A day before they found the bodies of Interior Secretary Jesse Robredo and the two pilots of the Piper Seneca, Jesse’s eldest daughter, Jessica Mae (“Aika”), faced the cameras tearfully but calmly. Their hopes were still up, she said, but they had also become realistic. They were hopeful her father was “just somewhere,” but they were also being “realistic dahil pangatlong araw na nawawala siya (because he has been missing for three days now). She thanked everyone for their prayers and show of support. “Though we’re in grief as it’s difficult for us to keep on waiting, it’s comforting for us to see the concerns and good thoughts of the friends of the family.”
Jesse’s older brother, Butch, sounded the same sense of realism, too. Looking tired and overwrought on TV, he said the family was prepared to accept the worst. “We’ve scoured the place already … and found nothing. It’s hard to admit but this could be the truth. If we can’t have him back, at least we can provide him proper burial.”
These are profiles in courage.
At the time they said that, people around them were trying to assure them that they were praying for Jesse and heaven could not be so deaf to their prayers it was bound to work a miracle. Fellow Bicolanos had been sending me text messages to participate in importuning Our Lady of Peñafrancia, also called Ina, in particular, to intercede on behalf of one of her stoutest devotees and get heaven to work that miracle. Several officials who were helping in the rescue operations themselves kept up the bright note, one saying that Jesse was a most resolute person he would have the “internal fortitude” to survive.
Ironically, only the Robredos had the internal fortitude to face reality, and not flinch.
I don’t know that there is a right or wrong way to approach these things. Unless you yourself have gone through that nightmare of anxious waiting, you can never really understand how it feels. You can never really know the depths of despair you can be plunged to and the need for shreds, or even shards, of hope to cling to. Outside looking in, I don’t know what you can say or do to give comfort to the ravaged, or most likely bereaved, and ease their pain. But I don’t know that one shouldn’t exercise a little more care, or caution, in the “I’m sure heaven will work a miracle” and “I’m sure he will survive” department.
Raising false hopes can be a lot unkinder than just giving people to know, however in dark hues, where they stand. That is so whether you are Christian or not. We have seen what false hope does. A few hours after Jesse’s plane crashed, radio reported that he had been plucked out of the water by a fisherman. That led to a burst of cheer and clapping by his family, who thanked God their prayers were answered. Which in turn led to the onrush of the darkest moods once the report was proven to be untrue. That was unkind.
I don’t know how Jesse’s family has taken the news of his death, though if Aika’s and Butch’s attitudes are anything to go by, it won’t be without courage and fortitude. At least the burden of oppressive uncertainty, of not knowing, has been lifted from them. I have an idea of how oppressive it can be from friends whose kin are desaparecidos or victims of forced disappearances: They told me how it is often better to find their loved ones buried in a shallow grave than to have to endure the not knowing where they are. The pain of knowing is acute but recedes over time, the pain of not knowing is a dull throb that goes on and on.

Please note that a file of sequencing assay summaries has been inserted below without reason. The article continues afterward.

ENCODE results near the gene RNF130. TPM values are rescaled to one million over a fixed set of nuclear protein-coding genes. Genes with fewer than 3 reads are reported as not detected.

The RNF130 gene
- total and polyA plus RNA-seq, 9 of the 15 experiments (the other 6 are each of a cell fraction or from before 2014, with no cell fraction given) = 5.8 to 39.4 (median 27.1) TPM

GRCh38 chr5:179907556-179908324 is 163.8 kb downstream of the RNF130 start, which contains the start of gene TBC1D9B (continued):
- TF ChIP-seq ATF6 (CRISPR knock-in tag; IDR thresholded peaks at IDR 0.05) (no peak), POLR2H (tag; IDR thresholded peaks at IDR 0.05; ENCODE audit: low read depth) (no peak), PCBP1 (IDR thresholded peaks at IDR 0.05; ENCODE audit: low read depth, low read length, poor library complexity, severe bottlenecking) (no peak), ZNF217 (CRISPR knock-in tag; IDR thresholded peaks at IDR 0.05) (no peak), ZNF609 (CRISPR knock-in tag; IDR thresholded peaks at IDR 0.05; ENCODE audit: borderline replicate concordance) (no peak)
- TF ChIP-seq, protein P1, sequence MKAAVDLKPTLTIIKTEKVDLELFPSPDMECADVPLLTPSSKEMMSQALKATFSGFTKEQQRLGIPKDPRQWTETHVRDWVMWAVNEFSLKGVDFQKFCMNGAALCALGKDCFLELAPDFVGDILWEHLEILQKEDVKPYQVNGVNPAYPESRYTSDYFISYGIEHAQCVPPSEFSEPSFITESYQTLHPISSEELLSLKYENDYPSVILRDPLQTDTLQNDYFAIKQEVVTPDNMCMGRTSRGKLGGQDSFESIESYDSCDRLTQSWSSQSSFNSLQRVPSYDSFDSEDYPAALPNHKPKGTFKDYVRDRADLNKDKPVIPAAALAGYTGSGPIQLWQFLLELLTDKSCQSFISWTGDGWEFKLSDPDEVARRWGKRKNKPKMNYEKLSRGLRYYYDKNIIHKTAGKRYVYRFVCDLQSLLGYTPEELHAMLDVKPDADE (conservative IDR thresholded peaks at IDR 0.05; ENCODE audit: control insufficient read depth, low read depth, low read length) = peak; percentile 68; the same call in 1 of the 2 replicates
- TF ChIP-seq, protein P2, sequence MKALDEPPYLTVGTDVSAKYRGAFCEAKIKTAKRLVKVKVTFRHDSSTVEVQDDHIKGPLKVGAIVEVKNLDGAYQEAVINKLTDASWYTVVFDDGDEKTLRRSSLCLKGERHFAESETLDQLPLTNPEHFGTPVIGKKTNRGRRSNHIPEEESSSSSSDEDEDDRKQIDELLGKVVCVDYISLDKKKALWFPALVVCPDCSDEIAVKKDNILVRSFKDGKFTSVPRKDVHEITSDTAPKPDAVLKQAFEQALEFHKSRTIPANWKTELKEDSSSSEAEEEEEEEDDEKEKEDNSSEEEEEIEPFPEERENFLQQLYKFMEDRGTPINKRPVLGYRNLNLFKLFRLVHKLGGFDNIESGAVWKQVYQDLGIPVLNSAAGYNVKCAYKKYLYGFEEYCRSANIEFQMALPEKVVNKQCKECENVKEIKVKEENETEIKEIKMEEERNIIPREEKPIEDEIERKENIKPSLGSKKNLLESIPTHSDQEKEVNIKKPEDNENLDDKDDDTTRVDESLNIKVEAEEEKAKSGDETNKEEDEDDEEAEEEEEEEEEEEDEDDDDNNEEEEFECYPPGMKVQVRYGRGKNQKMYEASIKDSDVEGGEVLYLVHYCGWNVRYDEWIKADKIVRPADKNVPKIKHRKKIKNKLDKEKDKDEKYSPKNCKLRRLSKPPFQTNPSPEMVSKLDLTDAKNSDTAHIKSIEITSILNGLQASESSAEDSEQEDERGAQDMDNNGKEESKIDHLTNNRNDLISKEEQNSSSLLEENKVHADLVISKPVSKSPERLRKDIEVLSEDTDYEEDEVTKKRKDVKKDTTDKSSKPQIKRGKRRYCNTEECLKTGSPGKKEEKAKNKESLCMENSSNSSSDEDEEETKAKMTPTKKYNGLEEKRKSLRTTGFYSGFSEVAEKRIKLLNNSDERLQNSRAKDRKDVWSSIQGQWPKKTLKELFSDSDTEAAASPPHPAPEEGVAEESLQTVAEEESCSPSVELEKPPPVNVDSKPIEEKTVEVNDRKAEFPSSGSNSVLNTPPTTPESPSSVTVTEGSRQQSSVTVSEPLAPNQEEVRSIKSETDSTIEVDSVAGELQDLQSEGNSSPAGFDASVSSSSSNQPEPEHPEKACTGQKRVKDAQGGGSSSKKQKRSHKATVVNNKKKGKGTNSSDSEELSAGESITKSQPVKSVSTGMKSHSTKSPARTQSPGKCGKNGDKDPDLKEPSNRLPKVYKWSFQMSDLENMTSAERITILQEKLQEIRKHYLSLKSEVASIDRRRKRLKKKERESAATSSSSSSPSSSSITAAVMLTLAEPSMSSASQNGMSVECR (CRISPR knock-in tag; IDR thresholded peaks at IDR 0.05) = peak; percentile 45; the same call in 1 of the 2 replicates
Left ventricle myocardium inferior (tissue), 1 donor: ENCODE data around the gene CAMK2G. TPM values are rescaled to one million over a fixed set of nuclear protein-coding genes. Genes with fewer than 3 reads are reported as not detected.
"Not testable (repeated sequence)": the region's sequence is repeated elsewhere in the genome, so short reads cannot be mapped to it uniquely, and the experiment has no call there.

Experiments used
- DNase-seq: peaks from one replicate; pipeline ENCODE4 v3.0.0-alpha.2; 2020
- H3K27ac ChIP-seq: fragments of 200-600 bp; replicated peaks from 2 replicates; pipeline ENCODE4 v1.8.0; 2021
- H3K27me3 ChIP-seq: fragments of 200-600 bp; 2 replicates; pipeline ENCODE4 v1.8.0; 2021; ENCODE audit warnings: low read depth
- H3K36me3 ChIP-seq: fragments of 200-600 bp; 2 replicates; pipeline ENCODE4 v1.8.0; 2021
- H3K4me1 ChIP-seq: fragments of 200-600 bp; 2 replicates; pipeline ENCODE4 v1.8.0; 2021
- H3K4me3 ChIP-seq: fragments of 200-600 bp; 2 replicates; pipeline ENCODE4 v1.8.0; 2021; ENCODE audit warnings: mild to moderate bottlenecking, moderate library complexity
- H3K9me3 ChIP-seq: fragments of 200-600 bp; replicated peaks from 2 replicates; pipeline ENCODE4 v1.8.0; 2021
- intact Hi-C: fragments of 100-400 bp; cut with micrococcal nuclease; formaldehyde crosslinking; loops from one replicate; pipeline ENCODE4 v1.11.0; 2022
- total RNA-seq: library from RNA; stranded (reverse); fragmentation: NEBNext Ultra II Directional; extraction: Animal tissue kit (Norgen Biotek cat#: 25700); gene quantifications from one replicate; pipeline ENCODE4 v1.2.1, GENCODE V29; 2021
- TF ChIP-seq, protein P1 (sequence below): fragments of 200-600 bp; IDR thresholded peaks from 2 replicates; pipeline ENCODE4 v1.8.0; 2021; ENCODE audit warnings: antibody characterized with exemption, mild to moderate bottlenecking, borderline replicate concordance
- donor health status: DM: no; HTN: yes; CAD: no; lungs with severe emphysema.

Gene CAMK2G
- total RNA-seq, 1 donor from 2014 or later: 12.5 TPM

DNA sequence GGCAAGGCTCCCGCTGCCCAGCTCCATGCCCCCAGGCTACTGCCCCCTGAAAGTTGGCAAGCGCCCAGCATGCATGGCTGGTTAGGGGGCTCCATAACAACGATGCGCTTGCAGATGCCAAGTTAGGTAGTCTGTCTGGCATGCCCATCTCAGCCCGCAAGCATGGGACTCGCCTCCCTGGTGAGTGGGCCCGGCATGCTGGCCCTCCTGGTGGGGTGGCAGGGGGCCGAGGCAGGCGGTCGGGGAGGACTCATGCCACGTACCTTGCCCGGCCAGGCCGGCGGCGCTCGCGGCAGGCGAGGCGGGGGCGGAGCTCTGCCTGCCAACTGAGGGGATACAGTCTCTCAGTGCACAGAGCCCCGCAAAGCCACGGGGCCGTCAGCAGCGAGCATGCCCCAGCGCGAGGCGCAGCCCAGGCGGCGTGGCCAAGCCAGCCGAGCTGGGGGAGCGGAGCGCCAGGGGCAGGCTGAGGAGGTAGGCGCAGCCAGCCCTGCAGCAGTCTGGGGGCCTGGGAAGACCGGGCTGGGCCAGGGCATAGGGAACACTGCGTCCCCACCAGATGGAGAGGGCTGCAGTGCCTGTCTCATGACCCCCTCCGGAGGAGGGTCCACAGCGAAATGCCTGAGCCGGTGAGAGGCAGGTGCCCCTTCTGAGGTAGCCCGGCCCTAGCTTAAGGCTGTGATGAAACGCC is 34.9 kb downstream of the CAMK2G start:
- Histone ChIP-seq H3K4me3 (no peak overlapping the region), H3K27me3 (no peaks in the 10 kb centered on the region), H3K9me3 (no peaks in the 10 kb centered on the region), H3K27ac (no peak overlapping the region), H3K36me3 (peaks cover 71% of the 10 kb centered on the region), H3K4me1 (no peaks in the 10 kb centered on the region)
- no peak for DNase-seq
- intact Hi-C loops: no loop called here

My heart goes out to Jesse’s family. As indeed it does to the families of the plane’s pilots, Jessup Bahinting and Kshitiz Chand, who have been going through the hellish wait all this time. The latter in particular, whose kin are in Nepal and who must have been straining at the leash, enduring the greatest torment, at not knowing the fate of their loved one in a country far away. My deepest, deepest condolences.
Sometimes you wonder if heaven’s ways aren’t just mysterious but damnably inexplicable. Naga City has just lost two of its favorite sons in seven years, the first being Raul Roco in 2005. Both Raul and Jesse were, if not in the prime of their youth, at least the prime of their lives: Raul was 64 when he slipped quietly away from cancer, Jesse only 54. (I was astonished to find out from the papers that Jesse and I have the same birthday.) With the Peñafrancia fiesta being just around the corner (Raul also died in August, an especially cruel month for Bicolanos), the revelry will be a little muted again.
I’m not knocking prayer, I’m not knocking miracles. The first has been known to move, the second has been known to happen. Who knows? Maybe what’s happened, or what has not, is also heaven’s way of saying miracles do not always take the form of Yahweh parting the sea, they can take the form of the miracle that is the sea itself. Miracles do not always take the form of Ina saving a devotee’s life, they can take the form of the miracle that is the life of that devotee itself.
Look at the Bicolanos massing in schools and churches and halls, bending their knees in prayer, grateful for what one of their own has done to make their lives better, honored for what one of their own has done to make them proud. Look at the Filipinos plunged into a collective grief, offering aid and comfort to the family Jesse left behind, showing love and appreciation for someone who filled the world with life and laughter, striving and accomplishment. Look at a nation inspired, facing the future with renewed confidence because someone has just shown them what an honest official could be, what a decent official could be, what a true public servant could be.
Isn’t that a miracle, too?
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